In September 2021, a fire broke out in the auxiliary engine room on board the Finnish-registered ro-ro cargo ship Finnmaster while leaving the port of Hull in the UK. The MAIB is investigating this accident with the support of the Finnish Safety Authority. Our lead investigating officer, Simon Graves, explains the key initial findings of the safety investigation, which are already having a major impact on the maritime industry:

The crew activated the on-board fixed fire extinguishing system to try to fill the engine rooms with carbon dioxide (CO2) put out the fire. The system was designed to empty 42 cylinders into the engine room, each holding 45 kg CO2. In the event, only 21 of the cylinders are activated and thus only half of the required number CO2 was introduced into space. Fortunately, the crew was able to extinguish the fire with no damage other than a partial failure CO2 the system could have far worse consequences.

In the early stages of the MAIB’s investigation, it became apparent that a fix had been made CO2 the fire extinguishing system partially failed due to clogging of some flexible hoses that provide CO2 to the valves on the cylinders to open them when the system is activated. A close inspection of the flexible hoses connected to the system revealed a manufacturing defect in some of the hose couplings that was impeding flow CO2 through the system. An investigation into the source of hose assemblies that were installed earlier this year found that more than 33,000 hose assemblies originated from the same supply chain and were likely installed on ships around the world, a small percentage of which may have same factory defect.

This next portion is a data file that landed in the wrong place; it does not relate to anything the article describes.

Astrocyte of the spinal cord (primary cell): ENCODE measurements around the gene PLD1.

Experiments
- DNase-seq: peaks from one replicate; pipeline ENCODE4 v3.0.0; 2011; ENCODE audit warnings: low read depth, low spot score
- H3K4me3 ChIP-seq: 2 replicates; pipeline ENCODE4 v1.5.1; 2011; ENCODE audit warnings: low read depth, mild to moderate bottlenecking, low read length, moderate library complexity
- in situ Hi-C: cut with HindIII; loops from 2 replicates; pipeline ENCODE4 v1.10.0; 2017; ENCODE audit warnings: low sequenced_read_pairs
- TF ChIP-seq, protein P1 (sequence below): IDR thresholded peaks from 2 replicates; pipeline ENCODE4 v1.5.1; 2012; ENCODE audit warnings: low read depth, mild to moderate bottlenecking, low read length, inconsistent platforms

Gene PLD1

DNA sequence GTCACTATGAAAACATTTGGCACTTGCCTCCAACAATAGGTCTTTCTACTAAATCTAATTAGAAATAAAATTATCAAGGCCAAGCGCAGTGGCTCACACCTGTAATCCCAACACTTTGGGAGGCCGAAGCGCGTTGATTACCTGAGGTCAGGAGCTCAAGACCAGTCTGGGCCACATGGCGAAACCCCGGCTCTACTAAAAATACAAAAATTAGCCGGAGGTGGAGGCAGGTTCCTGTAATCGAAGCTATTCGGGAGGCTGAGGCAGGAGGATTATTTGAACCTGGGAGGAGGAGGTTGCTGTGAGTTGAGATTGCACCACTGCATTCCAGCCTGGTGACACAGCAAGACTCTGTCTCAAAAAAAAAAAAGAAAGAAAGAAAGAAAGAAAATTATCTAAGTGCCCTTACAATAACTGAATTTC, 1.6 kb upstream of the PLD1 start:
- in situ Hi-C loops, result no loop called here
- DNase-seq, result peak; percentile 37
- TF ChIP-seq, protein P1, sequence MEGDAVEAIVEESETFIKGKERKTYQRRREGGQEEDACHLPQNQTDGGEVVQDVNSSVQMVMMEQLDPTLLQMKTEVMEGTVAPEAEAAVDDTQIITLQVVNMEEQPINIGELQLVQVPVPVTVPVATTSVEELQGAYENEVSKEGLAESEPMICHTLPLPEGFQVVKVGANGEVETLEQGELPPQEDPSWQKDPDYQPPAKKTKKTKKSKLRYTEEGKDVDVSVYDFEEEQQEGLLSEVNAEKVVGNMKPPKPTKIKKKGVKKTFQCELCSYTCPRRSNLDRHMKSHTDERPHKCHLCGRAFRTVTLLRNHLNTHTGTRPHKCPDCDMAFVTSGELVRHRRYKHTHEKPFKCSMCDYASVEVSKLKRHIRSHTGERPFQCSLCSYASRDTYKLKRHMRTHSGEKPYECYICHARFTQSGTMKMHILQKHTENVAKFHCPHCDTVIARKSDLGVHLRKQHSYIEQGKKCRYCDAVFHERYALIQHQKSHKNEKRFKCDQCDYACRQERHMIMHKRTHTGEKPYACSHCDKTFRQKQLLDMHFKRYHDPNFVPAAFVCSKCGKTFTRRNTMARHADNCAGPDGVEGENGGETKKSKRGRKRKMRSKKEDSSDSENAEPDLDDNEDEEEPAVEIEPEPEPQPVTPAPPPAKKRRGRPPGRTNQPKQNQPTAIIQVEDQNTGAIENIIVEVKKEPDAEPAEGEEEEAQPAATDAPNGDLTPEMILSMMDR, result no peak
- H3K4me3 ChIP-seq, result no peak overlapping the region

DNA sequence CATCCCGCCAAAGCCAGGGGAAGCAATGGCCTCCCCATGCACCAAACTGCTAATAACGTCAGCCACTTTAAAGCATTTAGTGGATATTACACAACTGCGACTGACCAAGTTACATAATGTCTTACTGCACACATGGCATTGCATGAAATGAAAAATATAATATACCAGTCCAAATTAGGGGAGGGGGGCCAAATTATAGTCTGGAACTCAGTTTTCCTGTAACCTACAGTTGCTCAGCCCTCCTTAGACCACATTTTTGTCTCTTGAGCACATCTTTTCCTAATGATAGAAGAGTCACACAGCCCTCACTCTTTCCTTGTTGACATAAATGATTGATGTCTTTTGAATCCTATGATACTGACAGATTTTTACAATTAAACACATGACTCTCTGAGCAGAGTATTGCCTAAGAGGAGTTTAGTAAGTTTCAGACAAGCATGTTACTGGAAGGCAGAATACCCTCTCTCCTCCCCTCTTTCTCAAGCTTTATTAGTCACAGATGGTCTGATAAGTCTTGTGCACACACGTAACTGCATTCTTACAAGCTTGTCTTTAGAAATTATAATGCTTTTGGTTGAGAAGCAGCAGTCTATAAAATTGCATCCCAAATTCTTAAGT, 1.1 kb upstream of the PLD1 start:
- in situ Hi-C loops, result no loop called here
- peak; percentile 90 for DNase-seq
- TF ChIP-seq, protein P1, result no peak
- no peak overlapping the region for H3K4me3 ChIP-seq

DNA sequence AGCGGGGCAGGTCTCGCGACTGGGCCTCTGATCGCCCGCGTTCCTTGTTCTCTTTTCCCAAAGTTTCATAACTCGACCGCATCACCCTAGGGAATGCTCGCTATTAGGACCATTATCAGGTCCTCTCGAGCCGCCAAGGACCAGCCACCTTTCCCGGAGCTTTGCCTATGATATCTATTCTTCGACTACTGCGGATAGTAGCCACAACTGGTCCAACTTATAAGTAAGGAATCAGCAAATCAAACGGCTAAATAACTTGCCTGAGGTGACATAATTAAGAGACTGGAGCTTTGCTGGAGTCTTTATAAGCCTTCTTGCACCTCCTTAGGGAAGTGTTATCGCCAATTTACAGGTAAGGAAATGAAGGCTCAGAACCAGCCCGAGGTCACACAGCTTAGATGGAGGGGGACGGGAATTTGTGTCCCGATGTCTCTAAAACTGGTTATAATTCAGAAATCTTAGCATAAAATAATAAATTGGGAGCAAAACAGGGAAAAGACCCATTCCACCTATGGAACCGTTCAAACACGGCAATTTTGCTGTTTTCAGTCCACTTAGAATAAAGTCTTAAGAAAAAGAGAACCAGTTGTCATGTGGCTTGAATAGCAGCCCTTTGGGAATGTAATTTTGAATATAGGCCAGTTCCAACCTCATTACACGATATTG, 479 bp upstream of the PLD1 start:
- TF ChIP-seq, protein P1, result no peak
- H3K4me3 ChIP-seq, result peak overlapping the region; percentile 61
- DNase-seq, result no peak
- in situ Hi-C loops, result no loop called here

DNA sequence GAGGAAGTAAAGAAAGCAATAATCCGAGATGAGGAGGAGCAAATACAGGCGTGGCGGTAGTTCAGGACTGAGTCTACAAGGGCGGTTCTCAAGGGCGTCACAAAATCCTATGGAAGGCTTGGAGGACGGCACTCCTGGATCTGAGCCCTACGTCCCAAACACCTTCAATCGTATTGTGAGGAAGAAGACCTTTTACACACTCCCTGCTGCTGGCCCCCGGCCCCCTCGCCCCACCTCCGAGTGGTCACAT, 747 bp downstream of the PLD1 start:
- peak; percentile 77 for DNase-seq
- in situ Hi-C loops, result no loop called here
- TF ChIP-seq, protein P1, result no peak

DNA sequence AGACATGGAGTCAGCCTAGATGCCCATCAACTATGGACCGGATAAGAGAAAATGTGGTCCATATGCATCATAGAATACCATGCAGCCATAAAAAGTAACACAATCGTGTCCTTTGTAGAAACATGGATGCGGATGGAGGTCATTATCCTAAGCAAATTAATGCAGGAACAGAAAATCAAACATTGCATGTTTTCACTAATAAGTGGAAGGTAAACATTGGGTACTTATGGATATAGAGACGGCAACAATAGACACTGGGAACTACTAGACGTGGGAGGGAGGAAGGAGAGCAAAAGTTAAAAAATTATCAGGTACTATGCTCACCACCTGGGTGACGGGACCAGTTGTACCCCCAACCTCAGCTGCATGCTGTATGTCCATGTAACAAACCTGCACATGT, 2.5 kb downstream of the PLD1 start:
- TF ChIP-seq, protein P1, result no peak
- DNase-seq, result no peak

In early 2022, we published safety bulletin 1/2022 with a detailed statement of the identified problem with CO2 systems on Finnmaster and advises recipients of damaged hoses to check their systems to ensure they are fully functional should they be needed in an emergency. We have also requested that information on any findings be shared with us to determine the extent of the problem.

Since the release of the safety bulletin, the MAIB has received a number of positive reports of findings in fixed fire extinguishing systems affected by the same problem. In one case, a large drilling vessel certified to carry 200 people was found to have five damaged hoses. The fault has been fixed CO2 The fire-fighting system on board this vessel could have led to catastrophic consequences and loss of life.

We continue to receive responses to the safety bulletin and encourage all companies to respond to our recommendations in the bulletin to confirm that they have taken immediate corrective action to identify and correct any blocked pilot hoses on the affected CO2 fire extinguishing systems.

Graham Wilson, Chief Inspector of the investigation, notes:

A complex technical MAIB investigation into this accident is ongoing and will be published in due course. However, issuing urgent security bulletins such as this one to inform the industry of significant security issues as soon as they are identified and to advise organizations to take timely appropriate action is a key element of the MAIB’s role. The success of this particular bulletin in identifying and resolving a critical safety issue on other ships underscores the value and importance of these safety warnings. This really demonstrates the effectiveness of the MAIB in preventing future accidents.

Information request

If you are a service provider, owner or operator and have details of any blocked pilot system hoses that would assist this investigation, please follow the instructions below:

Email with the title “CO2 Pilot System Hose Problems’ and include the name of the vessel, the date and location of installation of the affected hose assemblies and details of the defects found.

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